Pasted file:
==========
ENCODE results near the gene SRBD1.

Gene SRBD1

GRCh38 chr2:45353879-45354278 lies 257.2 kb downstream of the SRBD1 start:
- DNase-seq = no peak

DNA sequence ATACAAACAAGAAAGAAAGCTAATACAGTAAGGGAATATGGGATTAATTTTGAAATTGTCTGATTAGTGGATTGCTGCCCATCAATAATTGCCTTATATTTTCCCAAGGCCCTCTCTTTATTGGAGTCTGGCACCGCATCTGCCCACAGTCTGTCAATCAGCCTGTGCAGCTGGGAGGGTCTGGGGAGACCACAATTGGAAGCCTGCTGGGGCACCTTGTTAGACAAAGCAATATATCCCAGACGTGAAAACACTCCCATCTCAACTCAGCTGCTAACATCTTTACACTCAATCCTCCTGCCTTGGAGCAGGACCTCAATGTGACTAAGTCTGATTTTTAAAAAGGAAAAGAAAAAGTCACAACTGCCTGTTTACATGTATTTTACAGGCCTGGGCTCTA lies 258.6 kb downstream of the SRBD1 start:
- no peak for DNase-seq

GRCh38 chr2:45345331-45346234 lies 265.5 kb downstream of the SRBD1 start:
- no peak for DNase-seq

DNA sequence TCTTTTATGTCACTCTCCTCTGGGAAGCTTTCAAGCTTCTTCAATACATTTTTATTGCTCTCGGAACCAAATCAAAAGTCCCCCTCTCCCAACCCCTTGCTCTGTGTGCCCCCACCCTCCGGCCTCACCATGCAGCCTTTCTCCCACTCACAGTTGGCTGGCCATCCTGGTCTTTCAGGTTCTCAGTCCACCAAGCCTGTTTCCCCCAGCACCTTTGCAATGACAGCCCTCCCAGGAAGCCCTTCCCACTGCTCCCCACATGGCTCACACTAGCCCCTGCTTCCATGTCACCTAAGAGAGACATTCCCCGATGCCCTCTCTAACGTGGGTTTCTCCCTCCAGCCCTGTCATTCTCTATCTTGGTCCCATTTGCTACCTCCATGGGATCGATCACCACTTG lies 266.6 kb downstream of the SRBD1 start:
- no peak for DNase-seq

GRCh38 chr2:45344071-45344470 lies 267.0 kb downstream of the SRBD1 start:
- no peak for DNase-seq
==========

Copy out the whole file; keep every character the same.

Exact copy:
ENCODE results near the gene SRBD1.

Gene SRBD1

GRCh38 chr2:45353879-45354278 lies 257.2 kb downstream of the SRBD1 start:
- DNase-seq = no peak

DNA sequence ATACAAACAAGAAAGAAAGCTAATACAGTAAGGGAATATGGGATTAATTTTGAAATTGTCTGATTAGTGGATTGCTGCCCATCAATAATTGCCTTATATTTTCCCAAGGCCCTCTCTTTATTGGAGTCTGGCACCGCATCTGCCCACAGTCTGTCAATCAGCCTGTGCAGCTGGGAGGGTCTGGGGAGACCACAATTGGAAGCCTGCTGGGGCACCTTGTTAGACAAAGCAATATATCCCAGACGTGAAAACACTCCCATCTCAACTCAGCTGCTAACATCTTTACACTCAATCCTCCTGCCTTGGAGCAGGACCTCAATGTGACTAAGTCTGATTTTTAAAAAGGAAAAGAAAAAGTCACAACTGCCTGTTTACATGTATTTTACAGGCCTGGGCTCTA lies 258.6 kb downstream of the SRBD1 start:
- no peak for DNase-seq

GRCh38 chr2:45345331-45346234 lies 265.5 kb downstream of the SRBD1 start:
- no peak for DNase-seq

DNA sequence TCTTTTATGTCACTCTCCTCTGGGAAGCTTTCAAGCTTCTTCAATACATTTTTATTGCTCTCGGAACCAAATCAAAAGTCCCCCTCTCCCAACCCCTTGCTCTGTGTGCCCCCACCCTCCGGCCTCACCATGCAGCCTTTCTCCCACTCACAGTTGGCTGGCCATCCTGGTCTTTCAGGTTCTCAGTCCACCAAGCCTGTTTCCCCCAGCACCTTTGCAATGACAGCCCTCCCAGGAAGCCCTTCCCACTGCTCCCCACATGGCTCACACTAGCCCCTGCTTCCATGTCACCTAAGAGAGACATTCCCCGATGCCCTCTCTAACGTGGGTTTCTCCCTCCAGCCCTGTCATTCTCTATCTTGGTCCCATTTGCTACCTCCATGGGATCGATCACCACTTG lies 266.6 kb downstream of the SRBD1 start:
- no peak for DNase-seq

GRCh38 chr2:45344071-45344470 lies 267.0 kb downstream of the SRBD1 start:
- no peak for DNase-seq